A new study uses time-resolved transcriptomic and proteomic data from fetal cells of the suprachiasmatic nucleus (SCN)—the master circadian clock in the hypothalamus of the brain—in rat models, to discover widespread genetic rhythmicity before the SCN develops the ability to keep time. The researchers claim these early rhythms of the fetal SCN receive their cues from maternal signals.
The study led by Alena Sumová, PhD, DSc, an associate professor and head of the laboratory of biological rhythms at the Institute of Physiology at the Czech Academy of Sciences, was published in an article in the journal PLOS Biology titled, “Early rhythmicity in the fetal suprachiasmatic nuclei in response to maternal signals detected by omics approach.” The findings add to the mechanistic understanding of the development of the human biological clock and could lead to new approaches to treating premature births.
“The current study pioneers the identification of fetal SCN responses to distinct maternal rhythmic signals through analyses of transcriptomic and proteomic data in fetal SCN samples collected around the clock at a developmental stage when cell population rhythms in clock gene expression have not yet developed,” the authors noted.
Sumová added, “Our study reveals that distinct maternal signals rhythmically control a variety of neuronal processes in the fetal rat suprachiasmatic nuclei before they begin to operate as the central circadian clock. The results indicate the importance of a well-functioning maternal biological clock in providing a rhythmic environment during the fetal brain development.”
The rhythmic expression of genes in the SCN governs the periodic activity of other genes in the body both local and distant, influencing a variety of circadian behaviors, such as sleep-wake cycles and feeding patterns. However, earlier studies on rodent models show that the fetal SCN develops its own genetic rhythms only a day or two before birth.
Although earlier evidence suggests developing SCN clocks are reset by maternal signals and respond to disruptions in maternal rhythms when the fetal SCN clock has not yet developed, the extent of rhythmicity in the fetal SCN in response to rhythmic maternal signals was not clear.
To determine whether the fetal SCN exhibits rhythmicity in cellular processes at developmental stages before the SCN master clock develops and whether such rhythmic processes require the presence of a functional maternal SCN or respond to systemic rhythms, the researchers in the current study compared patterns of gene activity in SCN tissue from fetuses of pregnant rats kept in constant darkness to remove the effect of environmental cues.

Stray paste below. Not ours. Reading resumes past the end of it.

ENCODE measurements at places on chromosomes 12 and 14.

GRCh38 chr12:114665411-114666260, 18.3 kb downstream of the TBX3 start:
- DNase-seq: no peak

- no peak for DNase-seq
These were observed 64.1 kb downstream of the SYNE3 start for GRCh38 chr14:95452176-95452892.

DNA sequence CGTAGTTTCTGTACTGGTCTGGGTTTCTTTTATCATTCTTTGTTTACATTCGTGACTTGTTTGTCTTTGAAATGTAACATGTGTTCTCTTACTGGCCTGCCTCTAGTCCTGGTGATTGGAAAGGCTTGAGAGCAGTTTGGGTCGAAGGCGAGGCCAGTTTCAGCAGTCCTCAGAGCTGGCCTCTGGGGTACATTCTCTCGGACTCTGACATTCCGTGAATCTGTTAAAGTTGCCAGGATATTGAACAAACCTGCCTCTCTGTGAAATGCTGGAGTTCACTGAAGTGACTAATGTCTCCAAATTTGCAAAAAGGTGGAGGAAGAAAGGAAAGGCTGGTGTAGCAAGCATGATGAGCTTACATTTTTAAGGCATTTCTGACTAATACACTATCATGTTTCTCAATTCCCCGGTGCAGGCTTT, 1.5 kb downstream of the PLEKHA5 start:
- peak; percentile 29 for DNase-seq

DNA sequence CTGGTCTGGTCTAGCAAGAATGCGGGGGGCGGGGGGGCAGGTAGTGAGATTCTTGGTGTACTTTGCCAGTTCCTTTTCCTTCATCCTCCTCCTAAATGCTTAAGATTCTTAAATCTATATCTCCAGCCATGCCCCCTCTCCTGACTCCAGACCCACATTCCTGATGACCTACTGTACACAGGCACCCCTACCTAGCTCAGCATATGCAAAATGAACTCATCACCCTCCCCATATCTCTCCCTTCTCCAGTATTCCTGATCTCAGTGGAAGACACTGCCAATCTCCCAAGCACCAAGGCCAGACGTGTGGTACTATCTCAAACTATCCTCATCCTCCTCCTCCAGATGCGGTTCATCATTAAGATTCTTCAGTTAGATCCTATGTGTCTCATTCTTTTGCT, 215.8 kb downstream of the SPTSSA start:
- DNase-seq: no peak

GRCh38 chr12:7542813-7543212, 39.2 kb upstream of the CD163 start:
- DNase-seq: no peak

A subset of these pregnant rats kept in constant darkness had intact SCNs and free access to food. The other subset of pregnant rats had their SCN disrupted and had access to food only for eight hours a day, to impose a daily rhythm on their activity.
Using biostatistical tools such as dryR and CompareRhythms, the team identified groups of genes in the fetal SCN that were rhythmically expressed before the establishment of the SCN clock. The investigators observed a small set of genes whose timing of expression differed between fetal SCNs of the two groups and a larger gene set where the timing pattern oscillated synchronously in the two groups.
“Our transcriptomic results provide novel insights into the previously unnoticed scope and diversity of rhythmically expressed genes in the fetal SCN just before cell population rhythms in locally expressed clock genes start to manifest coherently,” the authors noted.
Using gene ontology enrichment analysis (GO analysis), the researchers found that many of the genes that responded to maternal signaling cues were genes important in neuronal development and signaling.
“Our data reveal that in development in the fetal suprachiasmatic nuclei, maternal stimuli may substitute for an absent inter-cellular web of synapses and drive cell-population rhythms before the SCN clock fully matures,” Sumová said.
Rats have a gestational period of about 21 days. In this study, the fetuses were examined at 19 days post conception. These results may therefore have implications for premature human babies, Sumová added.
“The unexpected broadness and specificity of responsiveness of the SCN cells to maternal signals stresses the importance of a healthy maternal circadian system during pregnancy and points at the potential impact of the absence of such signals in prematurely delivered children,” the authors noted.